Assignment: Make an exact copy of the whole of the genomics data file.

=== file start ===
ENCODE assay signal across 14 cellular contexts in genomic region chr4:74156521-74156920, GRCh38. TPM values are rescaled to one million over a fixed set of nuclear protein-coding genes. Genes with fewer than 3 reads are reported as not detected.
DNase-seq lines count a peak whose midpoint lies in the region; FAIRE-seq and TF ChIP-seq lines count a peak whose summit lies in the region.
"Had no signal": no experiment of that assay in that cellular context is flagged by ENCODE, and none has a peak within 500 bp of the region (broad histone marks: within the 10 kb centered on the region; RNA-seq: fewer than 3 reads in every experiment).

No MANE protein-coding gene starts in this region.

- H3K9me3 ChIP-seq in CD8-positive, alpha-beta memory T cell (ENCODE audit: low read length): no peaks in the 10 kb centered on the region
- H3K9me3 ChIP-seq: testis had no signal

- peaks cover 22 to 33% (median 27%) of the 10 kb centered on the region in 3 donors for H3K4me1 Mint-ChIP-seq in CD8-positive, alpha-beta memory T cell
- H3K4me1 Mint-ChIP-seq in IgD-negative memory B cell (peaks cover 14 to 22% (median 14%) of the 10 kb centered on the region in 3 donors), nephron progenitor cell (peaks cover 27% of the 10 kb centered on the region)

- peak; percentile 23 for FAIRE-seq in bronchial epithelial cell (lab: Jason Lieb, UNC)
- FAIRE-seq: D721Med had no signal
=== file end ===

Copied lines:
ENCODE assay signal across 14 cellular contexts in genomic region chr4:74156521-74156920, GRCh38. TPM values are rescaled to one million over a fixed set of nuclear protein-coding genes. Genes with fewer than 3 reads are reported as not detected.
DNase-seq lines count a peak whose midpoint lies in the region; FAIRE-seq and TF ChIP-seq lines count a peak whose summit lies in the region.
"Had no signal": no experiment of that assay in that cellular context is flagged by ENCODE, and none has a peak within 500 bp of the region (broad histone marks: within the 10 kb centered on the region; RNA-seq: fewer than 3 reads in every experiment).

No MANE protein-coding gene starts in this region.

- H3K9me3 ChIP-seq in CD8-positive, alpha-beta memory T cell (ENCODE audit: low read length): no peaks in the 10 kb centered on the region
- H3K9me3 ChIP-seq: testis had no signal

- peaks cover 22 to 33% (median 27%) of the 10 kb centered on the region in 3 donors for H3K4me1 Mint-ChIP-seq in CD8-positive, alpha-beta memory T cell
- H3K4me1 Mint-ChIP-seq in IgD-negative memory B cell (peaks cover 14 to 22% (median 14%) of the 10 kb centered on the region in 3 donors), nephron progenitor cell (peaks cover 27% of the 10 kb centered on the region)

- peak; percentile 23 for FAIRE-seq in bronchial epithelial cell (lab: Jason Lieb, UNC)
- FAIRE-seq: D721Med had no signal